But!  Guess what I realized last night?

I can use my skills with knotting to slide a C-Lon cord through a larger bead hole or set of bead holes, then use macrame to secure the ends of the cord.  This way, the beadwoven piece can stand on its own.  There will be two loops of macrame holding on the button and the buttonhole, but if they stretch or break, just cut them off and make new loops; don’t worry about remaking the entire bracelet or necklace.

I actually got the idea from having used wire connections through seed bead holes to finish the ends of ropes before.  If you can put thread through it, you might be able to put cord or wire through it.  The hole just has to be big enough and the bead wall strong and smooth enough to take the pressure.  Also, the thread connecting that bead to the rest of the beads has to be strong enough, so it will probably need reinforcing.

I haven’t tried it yet, but it seems very promising.  Just don’t do it poorly and make the rest of us look bad!  ;D  *laughs*  (Oh my, I’m not going to go there, am I?  [I’m being cynical.  If you knew me and my posture on elitism, you’d know why.])

I did get a digital camera a while ago, so I might be eventually able to post a tutorial on here or something.  I figure the more of us who do it and do it well, maybe the better buttons will be made.  :D  And that would be totally awesome!

beading, glass beads, macrame, seed beads

Easter beading

In other arenas:

I need to buy a new roll of Alligator Tape; I was knotting today for the first time in weeks, and my skin was showing it.  The roll of Alligator Tape that is already here has somehow fused together into a solid mass.  It would have worked if someone had left part of the tape hanging loose, but as it was, it was…unusable.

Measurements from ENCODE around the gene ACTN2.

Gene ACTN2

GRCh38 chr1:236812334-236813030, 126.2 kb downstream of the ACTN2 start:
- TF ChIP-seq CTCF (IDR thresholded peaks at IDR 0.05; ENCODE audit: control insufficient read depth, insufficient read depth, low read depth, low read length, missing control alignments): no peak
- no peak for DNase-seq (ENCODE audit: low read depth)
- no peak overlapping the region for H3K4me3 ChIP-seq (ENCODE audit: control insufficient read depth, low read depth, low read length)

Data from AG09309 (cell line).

The thing is, I’m so used to blisters on my pinky fingers in the same exact spot that by now, it doesn’t even really hurt anymore.  My only concern, really, is causing a break in the skin and getting an infection.  From my experiences in ice skating, and guitar, I know the only real annoyance or concern would be if I continued to irritate the area, or ruptured the skin.  I generally get my hands dirty when I go to work (the work I get paid for, that is), so the latter would be a cause for concern — but the only cause for concern.  And more likely it would just be the irritation of having to change a wet Band-Aid.

I did stop knotting tonight because my hands really couldn’t take it very well, and the Alligator Tape was useless.  I would like to be doing this more often, though — experimenting with beads, that is; not getting blisters.  I’m still inspired from the bead show from yesterday, and want to ride the high while I can.  So many people gathered around a love of beads!  This is why I was knotting tonight instead of reading for Marketing.  Because Marketing isn’t going to help a whole lot if I don’t build my skills and experience — unless I want to work full-time as a Marketer, and the thought is kind of…not my cup of tea.  To build skills and experience takes drive and work; and I felt moved to work today.  Because what I want to be doing is creating.  Not, particularly, convincing people that what I’ve made will fulfill their needs.  If I could have someone competent and ethical with integrity, who would be willing to do that for the salary I might eventually be able to pay, I’d gladly hand that part of the job off.

Today I was trying to learn how to tie basic horizontal half-hitches (from left and right) in a Cavandoli style, taking a cue from my wireweaving books.  Horizontal half-hitches, I am feeling confident enough on; though it still helps to look at the diagrams every once in a while to ensure I’m doing them correctly.  I started out trying to make a basic strap with scrap C-Lon and one new cord in a different color, totaling 8 strands.  Eventually, this turned into a “wonder if I can make a zigzag with beaded arcs” thing, and I broke out the 8/0 and 6/0 seed beads and fire-polished rounds and druks.

The good thing is that my druks and fire-polished beads do fit on the C-Lon (standard width) — the 8/0s and 6/0s, I already knew would.  Another good thing is that I finally figured out one good sizing formula for what beads to use where in order to make the arcs symmetrical and looking like they fit together.  It did take me a while (and two messed-up repeats) to be able to see how things should look if they’re correct, however.  When the center beads line up with each other, you’re basically golden.  It took a couple of hours, and the revelation that I could move repeats from side to side in order to place them at an appropriate “width” point, to be able to get there, though.  That is, it may not work to put a 6/0 at the minimum section of the sinnet’s arc, but it may work to put it one cord further in.